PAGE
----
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posted on: 2/18/2008 9:00:00 AM  by Rosanne Larkins
category: Family


The ABC's of Organizing Kids: S is for Setting Priorities

When we end a day knowing that we have worked really hard but do not feel like we have accomplished what we really needed to then it usually means we have not managed to do the most important things to us.  This is where setting priorities is so important.  We can work very hard to do things right.  Sounds good doesn't it.  The problem is that doing things right does not mean we are doing the right things.  This is an important concept to teach our children.  The expression work smart not hard, sort of describes this as well.   What can we do to teach our children this?

First they need to understand the concept of setting priorities.    We all have things we want to do, things we are asked to do and things that we might feel like we have to do.  Some tasks we have no control over like emergencies, but many we do.  First, we must analyze ourselves.  What is "really" important to us?  What do we have control over?  What are our goals?  These are the things that help us determine how to prioritize the tasks which should consume the time in our days.  When we align our true needs or core values with what we spend our time doing, we are setting priorities and are able to achieve inner peace.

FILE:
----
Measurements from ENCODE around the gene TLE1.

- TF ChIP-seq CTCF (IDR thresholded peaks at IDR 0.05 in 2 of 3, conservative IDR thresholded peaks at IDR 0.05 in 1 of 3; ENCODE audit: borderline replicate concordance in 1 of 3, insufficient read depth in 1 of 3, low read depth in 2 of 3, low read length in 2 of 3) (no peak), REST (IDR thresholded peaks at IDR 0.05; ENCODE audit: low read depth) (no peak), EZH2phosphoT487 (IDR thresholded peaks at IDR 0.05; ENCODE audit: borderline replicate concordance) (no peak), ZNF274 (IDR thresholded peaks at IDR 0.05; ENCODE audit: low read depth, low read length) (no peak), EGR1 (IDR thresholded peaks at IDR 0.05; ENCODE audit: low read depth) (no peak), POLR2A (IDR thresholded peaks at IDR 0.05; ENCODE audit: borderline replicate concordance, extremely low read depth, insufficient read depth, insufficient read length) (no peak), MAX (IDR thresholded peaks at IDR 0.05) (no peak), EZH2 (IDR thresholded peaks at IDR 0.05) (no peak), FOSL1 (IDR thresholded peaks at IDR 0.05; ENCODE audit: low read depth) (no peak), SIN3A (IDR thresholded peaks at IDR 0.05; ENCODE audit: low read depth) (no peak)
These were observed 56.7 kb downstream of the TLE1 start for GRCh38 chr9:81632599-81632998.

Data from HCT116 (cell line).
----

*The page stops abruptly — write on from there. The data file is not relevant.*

If learning to better play an instrument for example is really important to us but we do not set any time each day to practice we have not properly set our priorities and are not being true to values.  If we feel like we want to be healthier and get more exercise and do not schedule any time during our days and weeks to exercise we again are not setting priorities for what we feel is most important.  It is up to us to review the things that are on our "plate" each week and determine what of those are really most important and put them at the top of the list to do when we have the most energy and creativity to accomplish those important tasks.

What makes this simple sounding concept so hard?  First knowing what is really important to us is an ongoing and changing vision; we must create this vision and revisit it regularly.  Second we must be proactive in setting the time aside each week to review the tasks and make sure they are in alignment with our vision. Third, we must try to stay as much in control and focused on our goals so that we can minimize the distractions and perception that we cannot do what we have our mind set to do.